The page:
Life of Pi and Belief in God

Last night I saw the academy-award-winning film, Life of Pi. I don’t want to spoil this intriguing movie for anyone who has not seen it, but I do want to invite comments about its theological implications.

At one crucial point, the protagonist says to the fellow who’s been interviewing him, “And so it goes with God.” (Some moviegoers hear, “And so it is with God.”)

Without giving away details of the story, if you have seen the film how do you interpret that statement?

I would prefer to limit this conversation to comments on the film rather than bringing in what the book says. The book and the film are two separate artistic works, and our discussion might become muddled if we bring in data from both of them.

Roger Christan Schriner

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4 thoughts on “Life of Pi and Belief in God

  1. I feel that the film is asking us to see religion as a story we tell ourselves to accept a reality we don’t want to accept.

  2. I understand your point about not wanting to confuse the artistic aims of the novel and the film, and I do not intend to, it’s just that I do not recall if the film begins with the author being told of the story as one that will make him believe in God? It is in the book, I just do not recall if it is the film. If it is you can disregard the preceding.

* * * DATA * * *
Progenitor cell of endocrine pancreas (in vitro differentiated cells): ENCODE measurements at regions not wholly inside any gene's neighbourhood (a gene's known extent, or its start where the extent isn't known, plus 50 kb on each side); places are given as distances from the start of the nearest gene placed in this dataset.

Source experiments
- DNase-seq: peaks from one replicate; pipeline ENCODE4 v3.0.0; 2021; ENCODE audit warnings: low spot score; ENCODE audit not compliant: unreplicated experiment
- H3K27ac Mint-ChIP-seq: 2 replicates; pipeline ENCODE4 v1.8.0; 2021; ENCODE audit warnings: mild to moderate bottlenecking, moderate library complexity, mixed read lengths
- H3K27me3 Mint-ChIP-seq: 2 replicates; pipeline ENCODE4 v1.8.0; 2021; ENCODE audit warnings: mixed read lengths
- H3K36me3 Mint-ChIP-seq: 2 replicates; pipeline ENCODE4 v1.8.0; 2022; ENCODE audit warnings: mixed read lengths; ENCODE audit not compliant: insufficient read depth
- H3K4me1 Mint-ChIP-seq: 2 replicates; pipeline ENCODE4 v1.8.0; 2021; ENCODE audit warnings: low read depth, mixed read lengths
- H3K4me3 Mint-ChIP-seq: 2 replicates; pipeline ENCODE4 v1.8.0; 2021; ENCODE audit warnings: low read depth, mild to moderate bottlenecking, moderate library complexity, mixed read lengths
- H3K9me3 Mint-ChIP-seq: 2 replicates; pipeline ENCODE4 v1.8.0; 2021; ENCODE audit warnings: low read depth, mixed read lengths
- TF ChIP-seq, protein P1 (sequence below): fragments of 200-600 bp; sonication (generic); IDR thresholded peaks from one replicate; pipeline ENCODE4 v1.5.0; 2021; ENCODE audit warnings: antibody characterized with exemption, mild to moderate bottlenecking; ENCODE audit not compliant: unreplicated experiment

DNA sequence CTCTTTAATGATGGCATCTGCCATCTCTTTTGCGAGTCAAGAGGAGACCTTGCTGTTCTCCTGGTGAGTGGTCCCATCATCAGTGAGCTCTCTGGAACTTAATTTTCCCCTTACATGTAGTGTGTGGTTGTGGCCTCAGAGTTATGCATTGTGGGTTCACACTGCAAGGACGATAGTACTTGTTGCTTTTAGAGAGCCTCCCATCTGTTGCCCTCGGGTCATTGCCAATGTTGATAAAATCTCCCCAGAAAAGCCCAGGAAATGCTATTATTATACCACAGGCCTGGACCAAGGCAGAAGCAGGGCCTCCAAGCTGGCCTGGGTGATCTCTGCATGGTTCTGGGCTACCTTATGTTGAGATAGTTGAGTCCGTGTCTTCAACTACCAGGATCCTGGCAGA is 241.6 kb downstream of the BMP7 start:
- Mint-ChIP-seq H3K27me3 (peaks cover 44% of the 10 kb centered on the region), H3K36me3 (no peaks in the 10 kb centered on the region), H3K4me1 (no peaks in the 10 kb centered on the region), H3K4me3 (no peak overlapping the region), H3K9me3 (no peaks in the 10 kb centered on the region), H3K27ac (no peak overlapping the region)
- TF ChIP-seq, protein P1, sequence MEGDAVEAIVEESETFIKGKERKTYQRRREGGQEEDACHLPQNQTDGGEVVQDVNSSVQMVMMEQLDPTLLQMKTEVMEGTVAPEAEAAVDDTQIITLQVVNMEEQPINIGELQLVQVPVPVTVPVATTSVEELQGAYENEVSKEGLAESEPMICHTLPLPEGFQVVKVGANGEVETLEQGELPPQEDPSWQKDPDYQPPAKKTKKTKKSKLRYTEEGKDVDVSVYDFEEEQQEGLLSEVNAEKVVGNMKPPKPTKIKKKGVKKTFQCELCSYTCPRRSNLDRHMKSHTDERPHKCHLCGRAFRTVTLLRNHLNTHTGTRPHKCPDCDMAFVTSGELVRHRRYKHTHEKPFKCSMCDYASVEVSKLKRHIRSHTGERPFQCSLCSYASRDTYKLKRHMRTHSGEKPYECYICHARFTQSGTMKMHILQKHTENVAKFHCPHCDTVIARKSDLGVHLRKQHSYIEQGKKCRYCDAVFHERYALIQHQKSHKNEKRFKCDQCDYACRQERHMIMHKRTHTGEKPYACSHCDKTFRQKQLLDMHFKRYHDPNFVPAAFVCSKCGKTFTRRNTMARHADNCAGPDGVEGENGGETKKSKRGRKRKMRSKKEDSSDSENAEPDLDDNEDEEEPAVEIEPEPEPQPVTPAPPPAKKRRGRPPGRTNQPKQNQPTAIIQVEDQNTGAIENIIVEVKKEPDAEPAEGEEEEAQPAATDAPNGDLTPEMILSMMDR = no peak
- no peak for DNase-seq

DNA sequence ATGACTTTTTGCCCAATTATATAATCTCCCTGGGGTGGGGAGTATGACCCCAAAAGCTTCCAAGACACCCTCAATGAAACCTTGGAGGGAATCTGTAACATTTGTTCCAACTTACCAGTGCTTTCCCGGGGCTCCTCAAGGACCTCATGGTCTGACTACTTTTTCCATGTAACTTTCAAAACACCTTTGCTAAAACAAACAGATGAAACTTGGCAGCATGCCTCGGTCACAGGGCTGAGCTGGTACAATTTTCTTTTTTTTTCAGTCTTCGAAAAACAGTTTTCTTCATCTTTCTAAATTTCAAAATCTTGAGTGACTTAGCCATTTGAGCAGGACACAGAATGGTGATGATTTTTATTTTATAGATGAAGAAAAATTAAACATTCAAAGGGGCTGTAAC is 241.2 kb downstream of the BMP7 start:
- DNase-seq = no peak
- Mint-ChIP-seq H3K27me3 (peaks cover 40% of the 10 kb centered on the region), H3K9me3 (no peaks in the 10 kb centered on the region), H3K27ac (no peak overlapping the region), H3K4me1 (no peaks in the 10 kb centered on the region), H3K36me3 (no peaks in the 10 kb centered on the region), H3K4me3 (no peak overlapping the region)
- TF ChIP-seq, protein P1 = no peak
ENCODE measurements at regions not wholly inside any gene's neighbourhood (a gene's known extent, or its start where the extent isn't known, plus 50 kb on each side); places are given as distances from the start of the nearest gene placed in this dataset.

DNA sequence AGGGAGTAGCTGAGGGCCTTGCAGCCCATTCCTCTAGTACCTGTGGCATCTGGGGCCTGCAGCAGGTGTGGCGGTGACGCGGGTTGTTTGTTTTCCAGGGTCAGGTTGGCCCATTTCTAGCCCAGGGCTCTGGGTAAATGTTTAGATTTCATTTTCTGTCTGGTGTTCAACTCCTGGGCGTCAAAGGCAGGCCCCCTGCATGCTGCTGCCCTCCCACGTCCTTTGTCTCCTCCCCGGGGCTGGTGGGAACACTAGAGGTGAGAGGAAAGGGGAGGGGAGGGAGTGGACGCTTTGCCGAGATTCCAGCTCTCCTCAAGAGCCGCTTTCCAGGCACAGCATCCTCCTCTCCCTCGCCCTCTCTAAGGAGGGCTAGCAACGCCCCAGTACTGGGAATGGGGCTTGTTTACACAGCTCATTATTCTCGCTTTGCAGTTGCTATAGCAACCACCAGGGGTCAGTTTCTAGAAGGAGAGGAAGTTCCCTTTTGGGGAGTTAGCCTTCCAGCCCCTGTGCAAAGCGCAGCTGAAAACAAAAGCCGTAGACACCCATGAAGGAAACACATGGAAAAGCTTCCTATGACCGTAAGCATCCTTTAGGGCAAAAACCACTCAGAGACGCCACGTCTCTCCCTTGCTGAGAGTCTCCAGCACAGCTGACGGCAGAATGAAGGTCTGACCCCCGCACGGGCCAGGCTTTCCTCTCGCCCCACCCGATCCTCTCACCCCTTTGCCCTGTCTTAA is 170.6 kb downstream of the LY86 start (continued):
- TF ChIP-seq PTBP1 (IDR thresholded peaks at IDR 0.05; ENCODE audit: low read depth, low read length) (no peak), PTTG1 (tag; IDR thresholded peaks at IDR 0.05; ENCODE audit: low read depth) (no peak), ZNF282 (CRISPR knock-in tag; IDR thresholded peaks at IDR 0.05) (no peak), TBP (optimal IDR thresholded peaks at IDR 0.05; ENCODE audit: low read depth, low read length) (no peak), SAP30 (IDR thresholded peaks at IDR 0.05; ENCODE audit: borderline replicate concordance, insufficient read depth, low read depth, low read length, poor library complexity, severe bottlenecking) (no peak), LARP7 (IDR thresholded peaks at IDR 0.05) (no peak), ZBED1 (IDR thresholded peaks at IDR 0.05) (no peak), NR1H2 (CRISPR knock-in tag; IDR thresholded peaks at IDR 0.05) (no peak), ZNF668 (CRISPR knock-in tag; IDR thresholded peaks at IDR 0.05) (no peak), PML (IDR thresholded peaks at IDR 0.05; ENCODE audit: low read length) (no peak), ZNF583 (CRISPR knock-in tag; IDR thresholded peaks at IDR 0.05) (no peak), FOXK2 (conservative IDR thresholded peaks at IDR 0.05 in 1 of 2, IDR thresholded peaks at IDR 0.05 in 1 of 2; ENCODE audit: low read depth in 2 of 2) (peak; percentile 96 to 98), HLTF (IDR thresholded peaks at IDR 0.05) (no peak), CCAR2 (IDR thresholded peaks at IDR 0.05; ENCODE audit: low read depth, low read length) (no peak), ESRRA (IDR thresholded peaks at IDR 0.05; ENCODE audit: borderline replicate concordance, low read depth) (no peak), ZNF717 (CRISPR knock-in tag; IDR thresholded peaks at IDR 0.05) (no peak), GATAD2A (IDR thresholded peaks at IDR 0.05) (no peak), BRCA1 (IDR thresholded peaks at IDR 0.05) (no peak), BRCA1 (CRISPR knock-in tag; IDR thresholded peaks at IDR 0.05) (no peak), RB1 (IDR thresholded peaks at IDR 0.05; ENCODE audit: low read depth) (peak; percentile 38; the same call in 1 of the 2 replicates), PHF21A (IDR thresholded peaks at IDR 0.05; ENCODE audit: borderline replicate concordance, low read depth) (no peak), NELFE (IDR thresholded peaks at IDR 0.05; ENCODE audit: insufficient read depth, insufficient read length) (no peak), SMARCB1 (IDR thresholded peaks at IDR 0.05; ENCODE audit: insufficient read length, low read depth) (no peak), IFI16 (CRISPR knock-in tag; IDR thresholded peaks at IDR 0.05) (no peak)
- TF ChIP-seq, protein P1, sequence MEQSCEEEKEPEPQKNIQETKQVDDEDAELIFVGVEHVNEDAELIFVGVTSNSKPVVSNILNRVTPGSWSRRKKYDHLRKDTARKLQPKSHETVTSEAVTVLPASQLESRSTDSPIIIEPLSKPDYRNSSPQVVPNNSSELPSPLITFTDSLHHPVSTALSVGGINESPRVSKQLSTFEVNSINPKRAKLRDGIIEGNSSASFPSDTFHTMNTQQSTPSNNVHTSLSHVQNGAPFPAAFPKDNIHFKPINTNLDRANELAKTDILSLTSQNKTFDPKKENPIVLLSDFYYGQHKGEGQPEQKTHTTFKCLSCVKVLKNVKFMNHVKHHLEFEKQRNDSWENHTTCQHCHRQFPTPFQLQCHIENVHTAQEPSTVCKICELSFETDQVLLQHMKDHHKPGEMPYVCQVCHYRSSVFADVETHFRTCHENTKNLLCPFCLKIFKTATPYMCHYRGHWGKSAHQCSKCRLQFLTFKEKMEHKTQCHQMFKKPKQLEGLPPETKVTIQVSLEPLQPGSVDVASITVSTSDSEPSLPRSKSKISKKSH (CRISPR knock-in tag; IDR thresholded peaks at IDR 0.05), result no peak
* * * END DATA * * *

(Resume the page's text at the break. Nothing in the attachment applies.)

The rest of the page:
Anyway, the story progresses with that prediction and you assume the idea is that the story is so fantastical and unlikely it you will struggle to believe it could have occurred without divine intervention.

    But then it ends with Pi offering an alternative story, one that seems far more likely and also more disturbing, and asking which the author prefers. The author prefers the less likely, less disturbing one and this precedes the “And so it goes with God” comment.

    I think this means that rather than the story making you believe in God, it attempts to explain religious storytelling (or God’s storytelling if you prefer) – extolling hope and higher human qualities at the expense of factual history and the what that may tells us of the truth of the human condition – and suggesting by the author’s preference that most people prefer it that way, perhaps attempting to explain people’s openness to supernatural intervention if it makes it easier for them to hope and deal with harsh realities. A bit like how Milton wrote Paradise Lost with the aim of explaining God’s ways to man.

    For full disclosure – I do not believe in God.

  3. There are realities beyond our ability to describe them. How in words could Pi better tell the story?

    We can never reach the end of describing Pi by numbers, but in one glimpse we see the circle and its relations.

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